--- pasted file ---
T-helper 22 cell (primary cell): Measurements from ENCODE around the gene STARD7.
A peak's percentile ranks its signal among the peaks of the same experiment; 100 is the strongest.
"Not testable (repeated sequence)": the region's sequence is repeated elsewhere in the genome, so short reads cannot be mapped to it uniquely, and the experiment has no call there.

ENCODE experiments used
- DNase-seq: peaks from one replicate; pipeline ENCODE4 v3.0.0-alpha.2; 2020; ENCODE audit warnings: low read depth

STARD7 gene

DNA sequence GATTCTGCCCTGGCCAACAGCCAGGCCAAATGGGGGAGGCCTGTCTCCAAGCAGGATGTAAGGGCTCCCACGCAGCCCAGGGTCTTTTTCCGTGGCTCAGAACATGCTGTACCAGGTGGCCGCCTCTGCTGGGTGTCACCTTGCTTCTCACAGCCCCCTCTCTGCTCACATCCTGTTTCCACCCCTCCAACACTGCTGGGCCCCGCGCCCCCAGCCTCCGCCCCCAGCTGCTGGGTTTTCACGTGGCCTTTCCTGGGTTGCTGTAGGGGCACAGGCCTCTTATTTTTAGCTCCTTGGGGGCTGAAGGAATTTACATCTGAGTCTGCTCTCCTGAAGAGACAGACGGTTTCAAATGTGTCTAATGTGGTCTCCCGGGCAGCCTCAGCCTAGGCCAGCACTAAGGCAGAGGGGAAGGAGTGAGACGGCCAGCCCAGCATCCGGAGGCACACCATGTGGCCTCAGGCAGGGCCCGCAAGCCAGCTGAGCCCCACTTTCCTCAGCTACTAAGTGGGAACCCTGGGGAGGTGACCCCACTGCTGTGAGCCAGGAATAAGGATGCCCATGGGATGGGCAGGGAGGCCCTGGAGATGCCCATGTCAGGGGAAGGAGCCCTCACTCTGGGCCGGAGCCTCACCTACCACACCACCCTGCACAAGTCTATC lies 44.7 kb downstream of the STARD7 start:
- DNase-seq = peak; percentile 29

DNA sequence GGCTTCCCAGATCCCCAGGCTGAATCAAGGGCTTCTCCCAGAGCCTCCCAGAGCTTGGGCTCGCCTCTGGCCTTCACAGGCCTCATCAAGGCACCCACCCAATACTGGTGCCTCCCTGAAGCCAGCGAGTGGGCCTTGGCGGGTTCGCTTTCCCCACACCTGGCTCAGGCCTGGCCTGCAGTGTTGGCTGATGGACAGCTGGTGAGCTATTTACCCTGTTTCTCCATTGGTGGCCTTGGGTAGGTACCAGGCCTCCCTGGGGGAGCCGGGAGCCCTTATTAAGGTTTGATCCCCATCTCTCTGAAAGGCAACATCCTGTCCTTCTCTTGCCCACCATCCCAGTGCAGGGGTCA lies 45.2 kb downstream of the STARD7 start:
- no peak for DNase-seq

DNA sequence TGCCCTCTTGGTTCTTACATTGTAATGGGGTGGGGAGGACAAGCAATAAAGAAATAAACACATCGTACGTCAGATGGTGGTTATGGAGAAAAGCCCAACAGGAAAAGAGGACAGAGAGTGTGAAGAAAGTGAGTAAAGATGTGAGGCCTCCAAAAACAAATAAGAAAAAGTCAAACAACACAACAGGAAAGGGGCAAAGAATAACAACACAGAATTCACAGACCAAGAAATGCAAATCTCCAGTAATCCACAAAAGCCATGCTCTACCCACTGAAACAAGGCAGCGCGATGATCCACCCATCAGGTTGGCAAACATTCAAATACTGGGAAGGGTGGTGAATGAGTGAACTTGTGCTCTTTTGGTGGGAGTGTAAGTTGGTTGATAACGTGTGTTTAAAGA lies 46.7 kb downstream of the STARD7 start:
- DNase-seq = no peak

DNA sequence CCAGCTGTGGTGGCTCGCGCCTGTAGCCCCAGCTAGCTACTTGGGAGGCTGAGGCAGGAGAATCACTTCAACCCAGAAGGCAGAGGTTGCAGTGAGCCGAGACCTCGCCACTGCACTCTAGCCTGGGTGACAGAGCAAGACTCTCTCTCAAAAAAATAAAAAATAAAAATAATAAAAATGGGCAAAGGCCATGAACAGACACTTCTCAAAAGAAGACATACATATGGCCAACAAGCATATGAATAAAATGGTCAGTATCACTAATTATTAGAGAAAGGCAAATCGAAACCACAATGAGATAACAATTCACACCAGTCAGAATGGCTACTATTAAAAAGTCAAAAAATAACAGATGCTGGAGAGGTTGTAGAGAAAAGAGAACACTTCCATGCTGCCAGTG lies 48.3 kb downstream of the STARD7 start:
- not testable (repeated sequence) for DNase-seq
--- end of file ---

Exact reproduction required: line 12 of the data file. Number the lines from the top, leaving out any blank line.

- DNase-seq = no peak